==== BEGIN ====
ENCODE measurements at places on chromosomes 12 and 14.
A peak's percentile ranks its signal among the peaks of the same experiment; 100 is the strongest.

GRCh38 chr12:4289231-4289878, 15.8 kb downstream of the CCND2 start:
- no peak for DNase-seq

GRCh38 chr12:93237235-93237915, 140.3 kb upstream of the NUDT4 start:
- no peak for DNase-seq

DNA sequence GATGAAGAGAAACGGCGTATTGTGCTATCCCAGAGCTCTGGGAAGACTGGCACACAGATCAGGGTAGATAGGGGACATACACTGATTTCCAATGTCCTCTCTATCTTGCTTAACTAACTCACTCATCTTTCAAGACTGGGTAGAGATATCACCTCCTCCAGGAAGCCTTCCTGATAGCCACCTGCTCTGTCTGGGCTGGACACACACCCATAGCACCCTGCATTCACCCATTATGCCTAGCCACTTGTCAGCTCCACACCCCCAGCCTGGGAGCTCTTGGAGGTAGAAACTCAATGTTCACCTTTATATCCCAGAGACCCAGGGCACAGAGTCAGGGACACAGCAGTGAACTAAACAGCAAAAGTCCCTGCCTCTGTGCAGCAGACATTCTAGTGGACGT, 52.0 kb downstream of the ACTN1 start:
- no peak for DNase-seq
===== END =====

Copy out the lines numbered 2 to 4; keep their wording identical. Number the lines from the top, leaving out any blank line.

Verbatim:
A peak's percentile ranks its signal among the peaks of the same experiment; 100 is the strongest.

GRCh38 chr12:4289231-4289878, 15.8 kb downstream of the CCND2 start:
- no peak for DNase-seq